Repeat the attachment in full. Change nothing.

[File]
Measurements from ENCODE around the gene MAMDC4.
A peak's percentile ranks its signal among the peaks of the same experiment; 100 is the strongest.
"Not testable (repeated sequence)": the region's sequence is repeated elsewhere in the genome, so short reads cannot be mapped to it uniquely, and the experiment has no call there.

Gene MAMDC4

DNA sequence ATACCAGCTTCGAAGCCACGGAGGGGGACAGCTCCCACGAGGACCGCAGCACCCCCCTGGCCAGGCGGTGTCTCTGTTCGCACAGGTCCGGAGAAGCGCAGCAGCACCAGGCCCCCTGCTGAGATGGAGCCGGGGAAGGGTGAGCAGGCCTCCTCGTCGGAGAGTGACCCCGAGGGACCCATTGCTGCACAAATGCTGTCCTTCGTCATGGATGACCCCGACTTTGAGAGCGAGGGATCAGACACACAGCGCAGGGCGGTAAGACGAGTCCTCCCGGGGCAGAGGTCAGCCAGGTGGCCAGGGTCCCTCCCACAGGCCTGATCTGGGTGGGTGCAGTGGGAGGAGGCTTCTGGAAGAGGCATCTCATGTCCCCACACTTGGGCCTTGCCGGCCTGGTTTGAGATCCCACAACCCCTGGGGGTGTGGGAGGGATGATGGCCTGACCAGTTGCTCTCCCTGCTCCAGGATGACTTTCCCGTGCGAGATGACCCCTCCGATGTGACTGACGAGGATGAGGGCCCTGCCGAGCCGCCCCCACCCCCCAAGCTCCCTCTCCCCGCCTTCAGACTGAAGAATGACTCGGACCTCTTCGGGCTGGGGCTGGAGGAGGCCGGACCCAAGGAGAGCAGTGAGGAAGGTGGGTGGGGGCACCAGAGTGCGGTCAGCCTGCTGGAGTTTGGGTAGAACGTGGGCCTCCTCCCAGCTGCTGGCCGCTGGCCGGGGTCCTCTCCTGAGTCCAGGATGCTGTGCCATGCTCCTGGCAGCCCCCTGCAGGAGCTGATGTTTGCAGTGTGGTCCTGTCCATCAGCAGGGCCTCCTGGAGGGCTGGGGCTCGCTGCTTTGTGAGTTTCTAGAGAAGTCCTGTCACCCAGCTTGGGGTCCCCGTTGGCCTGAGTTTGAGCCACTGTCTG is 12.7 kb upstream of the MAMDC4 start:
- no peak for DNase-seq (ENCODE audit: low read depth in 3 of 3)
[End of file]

Measurements from ENCODE around the gene MAMDC4.
A peak's percentile ranks its signal among the peaks of the same experiment; 100 is the strongest.
"Not testable (repeated sequence)": the region's sequence is repeated elsewhere in the genome, so short reads cannot be mapped to it uniquely, and the experiment has no call there.

Gene MAMDC4

DNA sequence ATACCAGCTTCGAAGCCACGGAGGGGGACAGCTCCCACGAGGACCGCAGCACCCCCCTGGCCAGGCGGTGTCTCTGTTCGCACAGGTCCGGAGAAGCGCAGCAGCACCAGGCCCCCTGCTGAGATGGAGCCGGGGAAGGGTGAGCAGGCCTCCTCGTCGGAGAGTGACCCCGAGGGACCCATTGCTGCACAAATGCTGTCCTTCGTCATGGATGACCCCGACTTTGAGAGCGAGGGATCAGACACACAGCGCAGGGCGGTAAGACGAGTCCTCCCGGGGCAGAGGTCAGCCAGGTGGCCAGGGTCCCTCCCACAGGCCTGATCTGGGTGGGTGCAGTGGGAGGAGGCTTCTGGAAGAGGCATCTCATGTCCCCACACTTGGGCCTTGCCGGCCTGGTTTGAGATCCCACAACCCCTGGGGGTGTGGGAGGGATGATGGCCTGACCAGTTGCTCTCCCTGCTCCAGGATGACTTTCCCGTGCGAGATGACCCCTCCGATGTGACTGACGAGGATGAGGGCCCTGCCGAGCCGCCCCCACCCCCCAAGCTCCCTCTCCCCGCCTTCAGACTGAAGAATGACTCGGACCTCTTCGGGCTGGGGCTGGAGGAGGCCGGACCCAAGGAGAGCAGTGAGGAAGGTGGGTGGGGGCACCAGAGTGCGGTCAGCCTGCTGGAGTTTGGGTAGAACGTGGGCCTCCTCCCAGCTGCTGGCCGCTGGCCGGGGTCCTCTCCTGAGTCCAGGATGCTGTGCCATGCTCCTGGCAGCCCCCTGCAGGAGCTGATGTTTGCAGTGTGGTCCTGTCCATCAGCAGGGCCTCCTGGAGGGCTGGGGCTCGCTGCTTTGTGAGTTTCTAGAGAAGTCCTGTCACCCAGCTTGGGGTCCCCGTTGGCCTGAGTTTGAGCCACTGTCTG is 12.7 kb upstream of the MAMDC4 start:
- no peak for DNase-seq (ENCODE audit: low read depth in 3 of 3)